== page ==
What will building and energy compliance look like post-Brexit?

By: Karl Sharpe | Published: 13th October 2019

With little more than a month to go until the United Kingdoms departure from the European Union, many businesses and industries are still non the wiser as to what the future looks like, deal or no deal.
A recently released government report highlights a ‘worst case scenario’ whereby we can expect World War Z style carnage; with food shortages, severe border delays and riots a real possibility, rather than just a cocktail of problems facing Brad Pitt before he saves us all with inhuman like stamina and inexplicably well-groomed hair.
Despite the uncertainty and confusion surrounding the whole Brexit process the majority of business regulations and procedures will likely remain unchanged, in particular the UK and EU backed energy performance of buildings directive, or succinctly phrased, EPBD.
Many people working in commercial property roles have questioned whether the UK will still enforce building compliance regulations that were created and implemented by the EU, even after our departure. The stark truth of it is that energy and building compliance is an industry that may have been born in the belly of Brussels, but it has been raised and nurtured here in the UK.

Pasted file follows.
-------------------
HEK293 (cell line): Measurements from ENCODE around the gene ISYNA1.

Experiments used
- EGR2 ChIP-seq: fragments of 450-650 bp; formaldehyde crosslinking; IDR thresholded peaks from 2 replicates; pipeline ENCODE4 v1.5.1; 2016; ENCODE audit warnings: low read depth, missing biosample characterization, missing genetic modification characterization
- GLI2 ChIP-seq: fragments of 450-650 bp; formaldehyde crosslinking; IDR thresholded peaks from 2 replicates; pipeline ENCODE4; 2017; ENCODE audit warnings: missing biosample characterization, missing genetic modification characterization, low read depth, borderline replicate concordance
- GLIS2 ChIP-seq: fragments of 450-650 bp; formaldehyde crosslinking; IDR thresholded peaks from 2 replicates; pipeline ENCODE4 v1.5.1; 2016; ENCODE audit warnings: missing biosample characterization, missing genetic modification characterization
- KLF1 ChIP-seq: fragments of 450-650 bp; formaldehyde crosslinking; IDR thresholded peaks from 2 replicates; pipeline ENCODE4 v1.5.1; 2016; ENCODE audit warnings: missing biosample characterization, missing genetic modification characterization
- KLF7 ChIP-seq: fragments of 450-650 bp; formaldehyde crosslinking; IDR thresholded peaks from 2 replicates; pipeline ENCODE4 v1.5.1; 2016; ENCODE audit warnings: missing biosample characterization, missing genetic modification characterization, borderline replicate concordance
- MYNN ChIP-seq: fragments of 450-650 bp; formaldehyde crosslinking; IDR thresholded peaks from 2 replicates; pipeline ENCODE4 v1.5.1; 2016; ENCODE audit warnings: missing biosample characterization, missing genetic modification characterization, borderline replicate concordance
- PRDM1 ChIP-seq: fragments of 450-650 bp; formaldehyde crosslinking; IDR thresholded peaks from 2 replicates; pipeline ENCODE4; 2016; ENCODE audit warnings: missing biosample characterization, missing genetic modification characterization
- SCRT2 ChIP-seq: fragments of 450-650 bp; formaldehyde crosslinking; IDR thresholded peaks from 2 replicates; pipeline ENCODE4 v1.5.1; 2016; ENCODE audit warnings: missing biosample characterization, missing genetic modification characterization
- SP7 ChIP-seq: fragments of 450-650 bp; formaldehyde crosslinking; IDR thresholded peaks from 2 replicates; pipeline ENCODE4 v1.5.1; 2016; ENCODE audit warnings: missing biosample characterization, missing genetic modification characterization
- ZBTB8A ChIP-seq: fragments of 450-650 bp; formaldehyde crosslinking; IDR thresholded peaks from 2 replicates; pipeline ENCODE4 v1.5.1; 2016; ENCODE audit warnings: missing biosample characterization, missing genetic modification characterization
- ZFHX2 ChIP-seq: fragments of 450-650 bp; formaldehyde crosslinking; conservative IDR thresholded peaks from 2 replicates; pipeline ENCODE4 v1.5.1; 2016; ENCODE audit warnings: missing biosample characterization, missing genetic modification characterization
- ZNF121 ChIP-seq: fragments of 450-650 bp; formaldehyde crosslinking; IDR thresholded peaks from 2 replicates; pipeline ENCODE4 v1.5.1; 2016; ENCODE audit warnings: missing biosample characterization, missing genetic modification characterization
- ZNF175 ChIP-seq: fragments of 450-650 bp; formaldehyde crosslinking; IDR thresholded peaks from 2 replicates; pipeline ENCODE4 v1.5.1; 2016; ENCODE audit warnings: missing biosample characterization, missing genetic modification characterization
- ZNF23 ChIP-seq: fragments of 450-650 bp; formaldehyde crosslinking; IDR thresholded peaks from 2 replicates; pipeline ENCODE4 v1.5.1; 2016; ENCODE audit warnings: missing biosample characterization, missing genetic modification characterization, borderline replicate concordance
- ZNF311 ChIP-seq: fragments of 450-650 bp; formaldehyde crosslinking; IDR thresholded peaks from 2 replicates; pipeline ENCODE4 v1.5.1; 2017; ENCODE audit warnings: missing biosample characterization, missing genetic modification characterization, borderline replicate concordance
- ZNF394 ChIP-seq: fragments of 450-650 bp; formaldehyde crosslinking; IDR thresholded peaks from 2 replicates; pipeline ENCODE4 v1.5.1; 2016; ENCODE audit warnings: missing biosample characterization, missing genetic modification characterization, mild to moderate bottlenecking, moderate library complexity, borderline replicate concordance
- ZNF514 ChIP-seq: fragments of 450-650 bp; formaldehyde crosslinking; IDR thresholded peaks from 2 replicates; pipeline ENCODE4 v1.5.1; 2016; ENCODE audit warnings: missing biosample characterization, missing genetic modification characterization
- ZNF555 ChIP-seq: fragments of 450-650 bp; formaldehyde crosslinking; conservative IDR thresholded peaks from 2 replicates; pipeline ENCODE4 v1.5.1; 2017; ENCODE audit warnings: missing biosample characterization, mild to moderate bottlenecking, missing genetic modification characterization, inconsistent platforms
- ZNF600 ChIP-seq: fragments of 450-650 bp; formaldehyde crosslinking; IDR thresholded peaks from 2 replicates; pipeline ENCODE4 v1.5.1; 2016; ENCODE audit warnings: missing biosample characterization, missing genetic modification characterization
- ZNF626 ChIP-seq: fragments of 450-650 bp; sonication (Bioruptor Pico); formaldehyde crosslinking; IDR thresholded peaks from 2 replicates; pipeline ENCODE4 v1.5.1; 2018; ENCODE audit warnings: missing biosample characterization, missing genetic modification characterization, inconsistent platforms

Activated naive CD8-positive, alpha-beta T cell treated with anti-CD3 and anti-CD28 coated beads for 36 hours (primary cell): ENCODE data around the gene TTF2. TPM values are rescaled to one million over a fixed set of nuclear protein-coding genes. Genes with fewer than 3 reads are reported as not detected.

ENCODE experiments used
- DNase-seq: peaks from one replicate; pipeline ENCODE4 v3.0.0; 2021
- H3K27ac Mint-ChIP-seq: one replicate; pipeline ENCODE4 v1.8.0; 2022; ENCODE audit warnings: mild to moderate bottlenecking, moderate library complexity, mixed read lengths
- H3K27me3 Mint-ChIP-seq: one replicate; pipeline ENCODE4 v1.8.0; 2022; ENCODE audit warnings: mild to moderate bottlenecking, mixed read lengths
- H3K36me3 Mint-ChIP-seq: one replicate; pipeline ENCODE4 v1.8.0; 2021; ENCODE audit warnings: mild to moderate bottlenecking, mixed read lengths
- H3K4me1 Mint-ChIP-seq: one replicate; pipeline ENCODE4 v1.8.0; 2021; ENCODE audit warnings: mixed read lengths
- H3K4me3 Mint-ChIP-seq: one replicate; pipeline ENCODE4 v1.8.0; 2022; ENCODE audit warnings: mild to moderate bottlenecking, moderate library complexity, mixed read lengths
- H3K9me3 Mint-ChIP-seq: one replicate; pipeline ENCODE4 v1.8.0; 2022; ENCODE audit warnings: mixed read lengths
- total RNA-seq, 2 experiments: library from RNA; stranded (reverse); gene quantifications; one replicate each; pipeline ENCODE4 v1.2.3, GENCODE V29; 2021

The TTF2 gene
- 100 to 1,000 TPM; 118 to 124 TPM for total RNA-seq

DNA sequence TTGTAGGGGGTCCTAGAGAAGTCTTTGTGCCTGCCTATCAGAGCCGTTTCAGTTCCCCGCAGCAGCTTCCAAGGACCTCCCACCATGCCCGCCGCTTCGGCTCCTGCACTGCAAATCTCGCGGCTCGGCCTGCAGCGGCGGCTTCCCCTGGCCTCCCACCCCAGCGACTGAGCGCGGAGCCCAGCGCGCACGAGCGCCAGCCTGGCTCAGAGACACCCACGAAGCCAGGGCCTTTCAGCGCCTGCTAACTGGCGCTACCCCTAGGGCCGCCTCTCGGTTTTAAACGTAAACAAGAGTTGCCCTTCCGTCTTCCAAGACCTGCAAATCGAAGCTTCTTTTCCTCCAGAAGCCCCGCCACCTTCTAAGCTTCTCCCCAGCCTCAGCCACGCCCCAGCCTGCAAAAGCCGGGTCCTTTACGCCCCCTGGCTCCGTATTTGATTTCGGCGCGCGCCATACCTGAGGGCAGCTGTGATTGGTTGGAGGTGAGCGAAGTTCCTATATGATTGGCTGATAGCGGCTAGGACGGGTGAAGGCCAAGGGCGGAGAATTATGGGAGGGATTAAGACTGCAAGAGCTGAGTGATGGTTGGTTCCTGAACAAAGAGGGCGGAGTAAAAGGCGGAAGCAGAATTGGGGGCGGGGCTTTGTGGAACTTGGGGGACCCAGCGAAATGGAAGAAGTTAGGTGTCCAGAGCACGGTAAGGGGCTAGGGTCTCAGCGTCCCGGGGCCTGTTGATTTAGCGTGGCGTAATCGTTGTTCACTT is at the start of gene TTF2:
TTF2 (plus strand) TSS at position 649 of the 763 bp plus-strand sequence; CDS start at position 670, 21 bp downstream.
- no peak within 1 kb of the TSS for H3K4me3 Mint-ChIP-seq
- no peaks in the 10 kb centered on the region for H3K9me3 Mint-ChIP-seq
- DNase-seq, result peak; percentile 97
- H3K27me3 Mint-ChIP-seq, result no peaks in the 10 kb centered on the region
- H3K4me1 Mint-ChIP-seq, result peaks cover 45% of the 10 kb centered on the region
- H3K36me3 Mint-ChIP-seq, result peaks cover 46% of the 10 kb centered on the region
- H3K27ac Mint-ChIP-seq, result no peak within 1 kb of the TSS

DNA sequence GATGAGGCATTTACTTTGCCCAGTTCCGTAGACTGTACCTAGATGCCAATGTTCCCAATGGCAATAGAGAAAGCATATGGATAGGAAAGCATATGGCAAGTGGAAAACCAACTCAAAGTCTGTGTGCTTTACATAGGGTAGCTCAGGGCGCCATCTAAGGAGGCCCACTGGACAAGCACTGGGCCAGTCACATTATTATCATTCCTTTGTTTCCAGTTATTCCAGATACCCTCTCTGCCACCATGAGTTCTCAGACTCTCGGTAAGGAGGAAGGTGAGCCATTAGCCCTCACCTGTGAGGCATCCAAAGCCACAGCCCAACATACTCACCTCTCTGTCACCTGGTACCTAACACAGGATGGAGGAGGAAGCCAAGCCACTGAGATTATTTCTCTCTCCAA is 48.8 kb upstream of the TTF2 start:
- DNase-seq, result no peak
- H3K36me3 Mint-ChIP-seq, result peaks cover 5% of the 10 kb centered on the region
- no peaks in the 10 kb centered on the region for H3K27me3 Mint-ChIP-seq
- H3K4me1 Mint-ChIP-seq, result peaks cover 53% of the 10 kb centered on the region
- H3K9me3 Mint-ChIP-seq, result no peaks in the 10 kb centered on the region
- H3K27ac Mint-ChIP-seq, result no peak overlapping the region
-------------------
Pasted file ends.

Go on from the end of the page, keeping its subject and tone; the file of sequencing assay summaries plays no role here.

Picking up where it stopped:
The EPBD has created a whole new industry here which is now comprised of a range of services such as TM44 air conditioning inspections, commercial EPCs and ESOS assessments which have all been developed and put in place to help businesses improve their energy efficiency, reduce their impact on the planet and from a commercial perspective, save them a whole lot of money.
This tells us that the likelihood is the UK will not only continue to implement the EPBD regulations but enhance them, holding businesses to even higher standards of energy efficiency where their commercial properties are concerned. This is becoming an even likelier scenario now that Greta Thunberg has galvanised people around the globe, taking on government and business leaders to demand more action be taken against the threat of climate change.
Though, as Greta and her army of every day people know, businesses and governments can often be guilty of greenwashing to improve their image and keep us quiet. But as the impact of climate change becomes more evident, one must be optimistic and hope that business and government leaders will come good on their promises to significantly reduce our impact on this planet through stricter enforcement and adherence to green initiatives like the EPBD.
Only time will tell what impact Brexit will really have on commercial building and energy compliance, but EU regulatory frameworks like the EPBD have laid the foundations for us to build our energy efficient house on.

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